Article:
►►Russia wants to park spy planes on French base. France has been asked by Moscow to allow two Russian spy planes to be deployed at a French base in Djibouti to help track down pirates. Russian Defense Minister Anatoly Serdyukov said last week that the Ilyushin Il-38 naval reconnaissance planes would improve Russia’s ability to spot pirates plaguing waters off the coast of Somalia. Djibouti is at the juncture of the Red Sea and the Gulf of Aden. The French base is home to several thousand French service members and a number of military aircraft.

Analysis: Iranian-Israeli proxy war flares up in Sudan

Sudan and South SudanBy JOSEPH FITSANAKIS | intelNews.org |
While much of the world focuses on the effects of hurricane Sandy in the eastern United States, the proxy war between Israel and Iran continues to flare up, this time in Africa. Last week, the government of Sudan accused Israeli of being behind a surprise bombing of a weapons factory in the Sudanese capital Khartoum. According to Sudan’s Minister of Information, Ahmed Belal Osman, four Israeli Air Force jets invaded Sudanese airspace and struck the Yarmouk military complex in Khartoum, inflicting heavy damages. There are unconfirmed claims that the factory was operated by the Iranian government and produced weapons that were smuggled through the Sinai Peninsula into the Gaza Strip, which is controlled by Palestinian group Hamas. On Tuesday, almost exactly a week after the alleged Israeli bombing took place, two Iranian warships arrived in Port Sudan, the country’s most important harbor, located on the Red Sea. The arrival of the vessels was confirmed by Iranian news agency IRNA, which said a helicopter carrier and a destroyer had docked at Port Sudan. The news agency, which is owned by the Iranian government, said the arrival of the ships was meant to contribute to anti-piracy efforts in the Red Sea. But non-Iranian news media, including British newspaper The Independent, quote observers who view the ships’ arrival in Sudan as an Iranian “show of support” for the Sudanese government. According to this explanation, Tehran’s decision to send the ships to the East African country is part of an ongoing proxy war between Iran and Israel taking place throughout the region. Read more of this post

France pressing for Western military intervention in Mali, claim sources

Mali and the Independent State of AzawadBy JOSEPH FITSANAKIS | intelNews.org |
The government of France is holding secret talks with American and other Western officials to explore options for a concerted military intervention in Mali, according to diplomatic sources. A Tuareg rebellion in the northern part of Mali, which began earlier this year, culminated in the unilateral declaration of the Independent State of Azawad. The new state, which borders Algeria, Mauritania, Niger and Burkina Faso, is controlled by the National Movement for the Liberation of Azawad (NMLA). The NMLA is partially staffed by former members of the Libyan Army during the rule of Colonel Muammar al-Gaddafi. But it is also said to incorporate armed members of Ansar Dine, the Movement for Unity and Jihad in West Africa (MUJAO) and Al-Qaeda in the Islamic Maghreb (AQIM), all of which claim to have links with al-Qaeda. Many French observers view the Independent State of Azawad as the African version of mid-1990s Afghanistan, which eventually served as the base for Osama bin Laden’s al-Qaeda. But even though the French government has come out in favor of armed intervention in northern Mali, it has denied persistent rumors that it is contemplating sending French troops in the West African country. Instead, Paris officially favors intervention by the Malian Army backed by African Union troops and using logistical support provided by the Economic Community of West African States (ECOWAS). However, in an article published yesterday, The Associated Press claimed that, behind the scenes, the French government is trying to convince the US and other Western countries to participate in a military intervention in Mali. Read more of this post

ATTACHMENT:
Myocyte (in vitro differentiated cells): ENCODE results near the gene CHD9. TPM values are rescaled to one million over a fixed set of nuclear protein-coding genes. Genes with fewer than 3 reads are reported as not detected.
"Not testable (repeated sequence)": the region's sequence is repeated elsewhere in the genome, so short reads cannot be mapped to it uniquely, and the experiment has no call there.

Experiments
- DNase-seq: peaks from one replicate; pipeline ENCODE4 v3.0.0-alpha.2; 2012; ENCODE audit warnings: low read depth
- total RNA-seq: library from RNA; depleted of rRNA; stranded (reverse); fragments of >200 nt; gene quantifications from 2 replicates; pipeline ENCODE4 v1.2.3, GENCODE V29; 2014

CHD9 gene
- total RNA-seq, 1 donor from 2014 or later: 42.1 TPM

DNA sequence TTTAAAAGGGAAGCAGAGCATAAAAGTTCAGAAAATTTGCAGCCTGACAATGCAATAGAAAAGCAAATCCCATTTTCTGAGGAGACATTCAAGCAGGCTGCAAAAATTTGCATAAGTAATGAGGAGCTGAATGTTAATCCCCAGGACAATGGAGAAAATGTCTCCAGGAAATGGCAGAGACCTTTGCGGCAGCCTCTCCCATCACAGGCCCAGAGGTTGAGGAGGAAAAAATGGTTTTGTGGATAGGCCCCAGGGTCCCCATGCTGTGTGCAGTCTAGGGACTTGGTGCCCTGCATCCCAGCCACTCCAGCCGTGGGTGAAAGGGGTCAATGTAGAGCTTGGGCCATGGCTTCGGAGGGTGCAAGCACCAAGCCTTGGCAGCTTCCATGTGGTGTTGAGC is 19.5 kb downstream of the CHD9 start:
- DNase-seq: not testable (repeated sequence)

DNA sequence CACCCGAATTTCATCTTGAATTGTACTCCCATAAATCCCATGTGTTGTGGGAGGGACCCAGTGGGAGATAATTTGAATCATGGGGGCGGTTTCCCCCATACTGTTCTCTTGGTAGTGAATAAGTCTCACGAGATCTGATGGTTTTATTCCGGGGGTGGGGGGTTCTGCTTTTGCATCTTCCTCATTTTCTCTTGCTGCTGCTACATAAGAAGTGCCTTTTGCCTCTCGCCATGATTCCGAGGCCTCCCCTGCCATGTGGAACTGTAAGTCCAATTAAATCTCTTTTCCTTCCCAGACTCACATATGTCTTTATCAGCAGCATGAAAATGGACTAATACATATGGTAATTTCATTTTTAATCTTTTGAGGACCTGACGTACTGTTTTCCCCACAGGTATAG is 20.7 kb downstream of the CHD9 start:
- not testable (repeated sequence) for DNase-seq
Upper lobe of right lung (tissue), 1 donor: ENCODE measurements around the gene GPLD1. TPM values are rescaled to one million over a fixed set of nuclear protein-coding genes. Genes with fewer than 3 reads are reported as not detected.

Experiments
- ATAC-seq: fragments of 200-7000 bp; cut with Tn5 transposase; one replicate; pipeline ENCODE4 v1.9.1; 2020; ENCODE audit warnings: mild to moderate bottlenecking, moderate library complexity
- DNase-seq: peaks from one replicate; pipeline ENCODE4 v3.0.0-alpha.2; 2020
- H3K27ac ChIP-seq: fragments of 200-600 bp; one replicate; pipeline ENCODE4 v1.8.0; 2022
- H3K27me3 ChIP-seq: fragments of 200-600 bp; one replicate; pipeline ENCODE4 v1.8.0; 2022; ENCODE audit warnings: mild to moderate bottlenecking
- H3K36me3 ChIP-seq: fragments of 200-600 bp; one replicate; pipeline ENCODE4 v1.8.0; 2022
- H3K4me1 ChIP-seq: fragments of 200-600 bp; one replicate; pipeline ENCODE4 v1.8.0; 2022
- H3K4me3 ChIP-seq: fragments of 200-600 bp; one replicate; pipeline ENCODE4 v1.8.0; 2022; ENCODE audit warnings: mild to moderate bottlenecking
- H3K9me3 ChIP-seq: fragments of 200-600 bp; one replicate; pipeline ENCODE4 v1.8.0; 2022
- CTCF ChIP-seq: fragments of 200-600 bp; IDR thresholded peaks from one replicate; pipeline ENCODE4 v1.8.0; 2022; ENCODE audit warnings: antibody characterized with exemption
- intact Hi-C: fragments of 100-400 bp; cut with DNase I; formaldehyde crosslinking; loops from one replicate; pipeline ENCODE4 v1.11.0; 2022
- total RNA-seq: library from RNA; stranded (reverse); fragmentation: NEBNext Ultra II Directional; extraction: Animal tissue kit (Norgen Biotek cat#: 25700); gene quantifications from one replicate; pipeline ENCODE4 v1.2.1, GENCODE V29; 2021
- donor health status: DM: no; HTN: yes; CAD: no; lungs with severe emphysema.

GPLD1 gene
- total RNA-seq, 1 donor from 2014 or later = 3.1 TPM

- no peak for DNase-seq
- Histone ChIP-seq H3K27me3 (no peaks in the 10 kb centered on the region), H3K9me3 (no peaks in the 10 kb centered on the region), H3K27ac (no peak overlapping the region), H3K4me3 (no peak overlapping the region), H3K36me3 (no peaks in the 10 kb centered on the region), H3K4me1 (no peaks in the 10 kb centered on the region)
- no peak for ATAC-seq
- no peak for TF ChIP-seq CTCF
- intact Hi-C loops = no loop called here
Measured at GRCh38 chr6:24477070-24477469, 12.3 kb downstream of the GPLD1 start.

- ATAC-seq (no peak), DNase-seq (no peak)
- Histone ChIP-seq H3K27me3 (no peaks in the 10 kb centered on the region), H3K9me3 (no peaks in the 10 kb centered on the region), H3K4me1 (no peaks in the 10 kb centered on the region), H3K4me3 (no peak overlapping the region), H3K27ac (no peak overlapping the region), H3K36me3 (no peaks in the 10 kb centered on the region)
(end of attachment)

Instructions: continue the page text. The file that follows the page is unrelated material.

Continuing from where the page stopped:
News you may have missed #770

Horn of Africa mapBy TIMOTHY W. COLEMAN | intelNews.org |
►►Kaspersky Lab is ‘thwarting US cyber spies’. According to an article in Wired magazine, Eugene Kaspersky, the CEO of Russia-based Kaspersky Labs has been working to support Russian allies in the Kremlin and the FSB. Kasperksy’s firm first discovered the cyber attack weapon known as Stuxnet. As the profile piece notes, “Kaspersky’s rise is particularly notable —and to some, downright troubling— given his KGB-sponsored training, his tenure as a Soviet intelligence officer, his alliance with Vladimir Putin’s regime, and his deep and ongoing relationship with Russia’s Federal Security Service, or FSB”.
►►Al-Shabaab executes alleged CIA and MI6 assets. Somalia’s largest and most deadly armed Islamist group, al-Shabaab, announced that it had captured and executed at least three informants who were allegedly passing intelligence to the CIA and to MI6. The Associated Press stated that Al-Shabaab’s official Twitter feed stated that the individuals, who were summarily interrogated and then executed by firing squad, “were part of a wide network of spies deployed by the British and American intelligence agencies”.
►►Australian intelligence briefed on Canadian spy. The espionage case against accused Canadian spy, former Sub-Lieutenant Jeffrey Paul Delisle, continues to garner intrigue. As was previously reported on this blog, Delisle, a former navy intelligence officer is accused of spying for Russia. But a report in The National Post states that representatives of Canada’s intelligence service briefed members of Australia’s intelligence services on the Delisle’s case and that information exchanges appear ongoing. The particulars of Australia’s involvement in the case are explained here.